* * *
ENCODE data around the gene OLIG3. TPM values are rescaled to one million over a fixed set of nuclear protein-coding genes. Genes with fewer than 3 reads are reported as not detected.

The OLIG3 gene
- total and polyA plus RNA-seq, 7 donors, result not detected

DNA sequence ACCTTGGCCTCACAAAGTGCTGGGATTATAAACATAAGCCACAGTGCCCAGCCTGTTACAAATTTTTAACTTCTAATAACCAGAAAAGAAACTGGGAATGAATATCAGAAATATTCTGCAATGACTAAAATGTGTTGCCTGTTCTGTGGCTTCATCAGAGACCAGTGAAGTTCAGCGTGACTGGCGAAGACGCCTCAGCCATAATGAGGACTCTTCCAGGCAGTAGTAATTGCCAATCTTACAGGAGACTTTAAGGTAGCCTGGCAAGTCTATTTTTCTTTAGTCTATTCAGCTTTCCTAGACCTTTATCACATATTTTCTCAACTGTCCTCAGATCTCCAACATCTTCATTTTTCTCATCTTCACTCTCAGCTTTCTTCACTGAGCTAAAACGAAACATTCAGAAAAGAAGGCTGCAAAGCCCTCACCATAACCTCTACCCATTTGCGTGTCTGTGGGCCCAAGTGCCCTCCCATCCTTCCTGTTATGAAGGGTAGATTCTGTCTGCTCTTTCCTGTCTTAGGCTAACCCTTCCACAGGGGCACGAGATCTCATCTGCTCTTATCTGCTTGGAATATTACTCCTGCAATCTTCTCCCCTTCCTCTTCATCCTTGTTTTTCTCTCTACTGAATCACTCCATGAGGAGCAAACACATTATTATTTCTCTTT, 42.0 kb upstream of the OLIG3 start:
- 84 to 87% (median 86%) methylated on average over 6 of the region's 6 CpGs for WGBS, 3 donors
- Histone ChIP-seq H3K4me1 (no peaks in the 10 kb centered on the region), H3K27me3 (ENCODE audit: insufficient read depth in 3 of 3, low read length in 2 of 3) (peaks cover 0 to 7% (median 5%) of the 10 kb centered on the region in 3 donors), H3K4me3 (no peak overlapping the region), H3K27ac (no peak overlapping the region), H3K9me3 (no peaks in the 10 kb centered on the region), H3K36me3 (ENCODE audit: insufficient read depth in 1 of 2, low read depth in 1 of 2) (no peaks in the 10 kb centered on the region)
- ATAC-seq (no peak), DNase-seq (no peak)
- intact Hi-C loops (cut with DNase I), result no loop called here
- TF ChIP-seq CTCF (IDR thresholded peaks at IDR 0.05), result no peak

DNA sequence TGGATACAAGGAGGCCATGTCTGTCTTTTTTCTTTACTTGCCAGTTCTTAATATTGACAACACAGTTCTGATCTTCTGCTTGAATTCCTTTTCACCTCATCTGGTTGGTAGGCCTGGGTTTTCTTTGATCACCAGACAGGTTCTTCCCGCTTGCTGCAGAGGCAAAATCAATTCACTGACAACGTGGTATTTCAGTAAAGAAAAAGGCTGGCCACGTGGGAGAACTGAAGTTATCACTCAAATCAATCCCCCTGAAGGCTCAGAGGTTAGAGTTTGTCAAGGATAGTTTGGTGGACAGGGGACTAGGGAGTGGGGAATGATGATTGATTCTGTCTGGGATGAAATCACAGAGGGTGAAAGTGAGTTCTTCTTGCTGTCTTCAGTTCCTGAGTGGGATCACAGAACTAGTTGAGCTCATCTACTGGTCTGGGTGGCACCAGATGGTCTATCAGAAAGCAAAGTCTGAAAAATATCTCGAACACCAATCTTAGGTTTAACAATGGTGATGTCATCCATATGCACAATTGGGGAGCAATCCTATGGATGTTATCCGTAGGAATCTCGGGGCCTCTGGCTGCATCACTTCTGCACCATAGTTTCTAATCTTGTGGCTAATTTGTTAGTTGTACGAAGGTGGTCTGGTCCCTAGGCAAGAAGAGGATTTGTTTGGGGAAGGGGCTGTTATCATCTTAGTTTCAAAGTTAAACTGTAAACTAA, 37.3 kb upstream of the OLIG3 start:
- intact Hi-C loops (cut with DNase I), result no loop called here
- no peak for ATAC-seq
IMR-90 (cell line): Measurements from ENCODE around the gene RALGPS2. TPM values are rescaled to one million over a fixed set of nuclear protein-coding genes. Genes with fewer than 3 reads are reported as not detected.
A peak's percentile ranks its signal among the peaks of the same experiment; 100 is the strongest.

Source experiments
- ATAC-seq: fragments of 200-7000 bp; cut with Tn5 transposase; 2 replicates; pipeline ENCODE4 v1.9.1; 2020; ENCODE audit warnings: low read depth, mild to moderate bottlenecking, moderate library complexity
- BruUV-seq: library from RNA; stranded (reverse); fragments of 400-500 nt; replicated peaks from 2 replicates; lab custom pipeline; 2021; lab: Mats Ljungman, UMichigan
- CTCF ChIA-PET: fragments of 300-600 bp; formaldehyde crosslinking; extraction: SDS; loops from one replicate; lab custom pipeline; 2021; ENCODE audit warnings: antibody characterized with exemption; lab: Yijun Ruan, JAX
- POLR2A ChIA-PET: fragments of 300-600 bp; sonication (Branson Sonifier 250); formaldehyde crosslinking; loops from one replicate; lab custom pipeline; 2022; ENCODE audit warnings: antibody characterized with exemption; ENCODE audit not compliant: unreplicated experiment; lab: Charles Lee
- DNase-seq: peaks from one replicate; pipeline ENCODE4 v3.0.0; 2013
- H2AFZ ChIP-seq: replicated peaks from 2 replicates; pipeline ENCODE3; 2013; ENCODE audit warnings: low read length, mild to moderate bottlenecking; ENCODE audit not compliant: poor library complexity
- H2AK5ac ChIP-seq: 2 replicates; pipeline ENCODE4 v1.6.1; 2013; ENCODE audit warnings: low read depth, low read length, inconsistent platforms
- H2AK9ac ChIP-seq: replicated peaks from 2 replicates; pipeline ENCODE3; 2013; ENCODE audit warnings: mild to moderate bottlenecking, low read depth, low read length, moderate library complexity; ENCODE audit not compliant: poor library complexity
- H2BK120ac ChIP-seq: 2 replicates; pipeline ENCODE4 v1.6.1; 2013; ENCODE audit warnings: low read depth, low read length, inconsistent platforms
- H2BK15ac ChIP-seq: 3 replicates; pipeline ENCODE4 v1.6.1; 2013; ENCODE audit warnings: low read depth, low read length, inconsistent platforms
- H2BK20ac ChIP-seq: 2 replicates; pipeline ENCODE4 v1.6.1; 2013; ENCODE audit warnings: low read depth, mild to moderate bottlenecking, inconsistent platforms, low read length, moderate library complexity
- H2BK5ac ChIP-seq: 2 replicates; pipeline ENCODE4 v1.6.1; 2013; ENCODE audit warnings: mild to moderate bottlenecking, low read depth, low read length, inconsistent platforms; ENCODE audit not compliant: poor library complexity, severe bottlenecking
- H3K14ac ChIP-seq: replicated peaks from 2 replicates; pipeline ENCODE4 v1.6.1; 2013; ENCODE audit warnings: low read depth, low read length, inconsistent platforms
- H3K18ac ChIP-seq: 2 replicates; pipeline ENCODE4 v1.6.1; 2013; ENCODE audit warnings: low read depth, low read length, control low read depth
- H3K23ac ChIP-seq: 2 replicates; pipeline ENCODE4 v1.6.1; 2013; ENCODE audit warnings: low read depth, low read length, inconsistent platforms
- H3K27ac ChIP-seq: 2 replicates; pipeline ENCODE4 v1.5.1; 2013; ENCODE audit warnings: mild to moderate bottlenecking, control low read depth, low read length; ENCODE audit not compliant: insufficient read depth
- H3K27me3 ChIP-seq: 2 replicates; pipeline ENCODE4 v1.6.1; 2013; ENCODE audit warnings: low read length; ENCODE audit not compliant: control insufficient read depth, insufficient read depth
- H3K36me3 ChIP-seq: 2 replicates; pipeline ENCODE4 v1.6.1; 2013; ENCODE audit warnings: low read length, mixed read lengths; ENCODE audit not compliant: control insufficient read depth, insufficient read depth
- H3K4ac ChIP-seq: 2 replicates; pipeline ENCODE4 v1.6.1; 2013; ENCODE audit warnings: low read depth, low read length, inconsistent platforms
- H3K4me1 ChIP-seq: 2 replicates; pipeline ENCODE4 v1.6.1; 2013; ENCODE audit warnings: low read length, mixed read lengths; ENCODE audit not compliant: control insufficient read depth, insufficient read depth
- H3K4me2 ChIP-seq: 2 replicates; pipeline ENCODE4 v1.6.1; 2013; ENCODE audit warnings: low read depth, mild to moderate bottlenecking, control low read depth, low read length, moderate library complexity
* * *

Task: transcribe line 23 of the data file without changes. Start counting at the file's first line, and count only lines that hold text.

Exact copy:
- H2AK9ac ChIP-seq: replicated peaks from 2 replicates; pipeline ENCODE3; 2013; ENCODE audit warnings: mild to moderate bottlenecking, low read depth, low read length, moderate library complexity; ENCODE audit not compliant: poor library complexity